When you finance a car, you don't technically own it, at least not until you make your last payment. Your lender holds the title because the vehicle is collateral for the loan. If the car is damaged and not adequately repaired, it loses value and probably won't be worth enough to cover your entire loan balance if you default and your lender has to repossess. Even worse, the car might be totaled so the lender is left with no collateral at all. Full coverage insurnce is almost always required on financed vehicles to protect the lender.
Definition of Full Coverage
You have three choices when you purchase full coverage insurance:
- Liability coverage is required by law in most states. This part of the policy compensates the other driver for injuries or damage if you should cause an accident.
- Collision coverage pays for the damage, or your car's value if it's a total loss, if your vehicle and another car collide.
- Comprehensive coverage addresses damage caused by something other than contact with another vehicle, such as hail, flood, fire, vandalism and theft.
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Why Full Coverage Is Required
If you paid cash for your car or you've paid off the loan, you own it. Liability is the only insurance coverage you have to carry by law in most states. But if you financed, your auto lender isn't concerned about the other driver or that he might sue you personally for damages because you don't have enough liability coverage in place.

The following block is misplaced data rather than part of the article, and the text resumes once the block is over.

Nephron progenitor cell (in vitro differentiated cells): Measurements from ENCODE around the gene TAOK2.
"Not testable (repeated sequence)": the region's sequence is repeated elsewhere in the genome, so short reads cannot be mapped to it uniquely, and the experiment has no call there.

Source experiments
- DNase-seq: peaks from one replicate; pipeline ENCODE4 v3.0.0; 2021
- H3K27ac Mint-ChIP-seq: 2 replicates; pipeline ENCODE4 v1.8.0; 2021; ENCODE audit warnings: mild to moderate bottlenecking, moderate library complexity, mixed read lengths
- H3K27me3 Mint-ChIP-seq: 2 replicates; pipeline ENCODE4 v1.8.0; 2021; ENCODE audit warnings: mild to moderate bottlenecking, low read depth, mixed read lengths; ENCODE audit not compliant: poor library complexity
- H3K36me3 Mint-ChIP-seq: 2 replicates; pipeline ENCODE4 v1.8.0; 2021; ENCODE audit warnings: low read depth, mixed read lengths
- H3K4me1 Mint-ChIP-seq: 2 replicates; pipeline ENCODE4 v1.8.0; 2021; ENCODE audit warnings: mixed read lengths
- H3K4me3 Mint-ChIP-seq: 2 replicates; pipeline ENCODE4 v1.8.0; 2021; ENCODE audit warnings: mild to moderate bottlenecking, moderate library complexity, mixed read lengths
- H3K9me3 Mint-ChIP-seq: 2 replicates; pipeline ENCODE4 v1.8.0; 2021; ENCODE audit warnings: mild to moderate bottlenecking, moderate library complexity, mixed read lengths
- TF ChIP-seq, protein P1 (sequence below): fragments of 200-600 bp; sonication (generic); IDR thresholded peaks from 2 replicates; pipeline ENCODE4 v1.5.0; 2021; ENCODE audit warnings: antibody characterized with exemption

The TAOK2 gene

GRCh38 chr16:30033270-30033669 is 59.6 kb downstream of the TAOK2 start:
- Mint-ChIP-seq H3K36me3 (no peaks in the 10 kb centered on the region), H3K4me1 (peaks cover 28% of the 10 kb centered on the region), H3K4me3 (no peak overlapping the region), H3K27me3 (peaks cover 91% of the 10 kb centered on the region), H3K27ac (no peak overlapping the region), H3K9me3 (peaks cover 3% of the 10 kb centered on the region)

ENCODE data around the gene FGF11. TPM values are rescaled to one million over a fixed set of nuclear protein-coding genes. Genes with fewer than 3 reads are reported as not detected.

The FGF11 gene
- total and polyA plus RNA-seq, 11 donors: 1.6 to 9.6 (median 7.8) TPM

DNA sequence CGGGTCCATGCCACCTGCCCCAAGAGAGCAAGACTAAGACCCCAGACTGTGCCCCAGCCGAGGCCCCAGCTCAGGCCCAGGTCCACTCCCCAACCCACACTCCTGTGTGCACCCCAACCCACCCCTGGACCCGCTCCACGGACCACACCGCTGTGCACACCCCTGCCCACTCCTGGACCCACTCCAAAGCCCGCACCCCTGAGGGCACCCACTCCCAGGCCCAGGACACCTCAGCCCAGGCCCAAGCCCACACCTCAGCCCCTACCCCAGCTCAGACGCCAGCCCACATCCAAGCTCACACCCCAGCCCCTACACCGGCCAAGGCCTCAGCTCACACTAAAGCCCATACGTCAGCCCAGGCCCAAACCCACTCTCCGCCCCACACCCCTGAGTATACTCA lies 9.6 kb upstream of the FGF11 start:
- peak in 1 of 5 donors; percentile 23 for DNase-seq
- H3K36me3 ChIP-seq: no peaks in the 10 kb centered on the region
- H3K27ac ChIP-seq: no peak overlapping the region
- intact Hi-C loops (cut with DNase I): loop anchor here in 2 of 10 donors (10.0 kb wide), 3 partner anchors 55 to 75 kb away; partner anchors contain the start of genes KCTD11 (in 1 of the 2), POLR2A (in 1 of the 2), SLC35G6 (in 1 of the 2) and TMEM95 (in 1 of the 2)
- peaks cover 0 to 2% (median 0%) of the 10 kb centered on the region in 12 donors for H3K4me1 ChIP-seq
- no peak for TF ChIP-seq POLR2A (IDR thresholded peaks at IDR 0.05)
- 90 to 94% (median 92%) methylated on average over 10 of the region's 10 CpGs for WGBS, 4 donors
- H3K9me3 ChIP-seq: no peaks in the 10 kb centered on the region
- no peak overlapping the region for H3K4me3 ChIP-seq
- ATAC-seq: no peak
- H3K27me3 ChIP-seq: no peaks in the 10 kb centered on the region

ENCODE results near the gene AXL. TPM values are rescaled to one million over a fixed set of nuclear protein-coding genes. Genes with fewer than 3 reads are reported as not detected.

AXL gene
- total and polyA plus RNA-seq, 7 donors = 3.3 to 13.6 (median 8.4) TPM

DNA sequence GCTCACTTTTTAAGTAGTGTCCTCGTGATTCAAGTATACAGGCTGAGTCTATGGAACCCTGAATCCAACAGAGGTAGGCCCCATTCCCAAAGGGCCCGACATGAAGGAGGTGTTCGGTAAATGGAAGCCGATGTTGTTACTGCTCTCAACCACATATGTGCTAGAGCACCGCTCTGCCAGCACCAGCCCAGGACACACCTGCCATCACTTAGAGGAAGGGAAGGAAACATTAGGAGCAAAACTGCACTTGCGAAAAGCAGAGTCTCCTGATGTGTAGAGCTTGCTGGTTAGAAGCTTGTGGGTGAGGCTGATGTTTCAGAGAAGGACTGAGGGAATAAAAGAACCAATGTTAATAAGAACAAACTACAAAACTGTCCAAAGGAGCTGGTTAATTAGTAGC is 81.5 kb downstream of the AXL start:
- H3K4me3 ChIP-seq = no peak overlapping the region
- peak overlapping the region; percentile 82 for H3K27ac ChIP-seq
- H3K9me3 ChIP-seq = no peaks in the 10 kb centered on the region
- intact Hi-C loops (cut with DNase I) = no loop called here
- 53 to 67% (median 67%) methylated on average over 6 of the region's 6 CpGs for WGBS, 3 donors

Your lender cares only about the car you're driving, so you typically must carry comprehensive and collision coverage in addition to liability insurance. If your vehicle is destroyed, this extra coverage pays off your loan. If your car is damaged, the coverage pays for repairs. Check your loan documents to find out if and how much of this insurance you're obligated to carry.
Consider Gap Coverage
Some lenders require drivers to carry gap insurance as well. Even if your lender doesn't, it might be a good idea. Gap coverage makes up the difference between your car's value and your loan balance if the vehicle is totaled. Some cars depreciate at a rapid clip, so you might find you owe more than your vehicle is worth.
Collision and comprehensive coverage pay the car's value, not necessarily what you still owe on the car. If the loan is more than the value, gap insurance pays the difference -- something you'd be responsible for paying out of pocket without this extra coverage.
If You Don’t Carry Full Coverage
If you don't carry the coverage required by the terms of the loan contract you signed, your lender has a couple of options. It can place physical damage insurance on the car for you, called single interest or force placed coverage. This would probably cost you a lot more than if you paid for full coverage on your own, and it's typically added to your loan balance.
Another possibility is the lender might repossess your car. If your loan contract states you must carry full coverage and you don't, you're in default of its terms, and this gives the lender the right to take possession of your auto.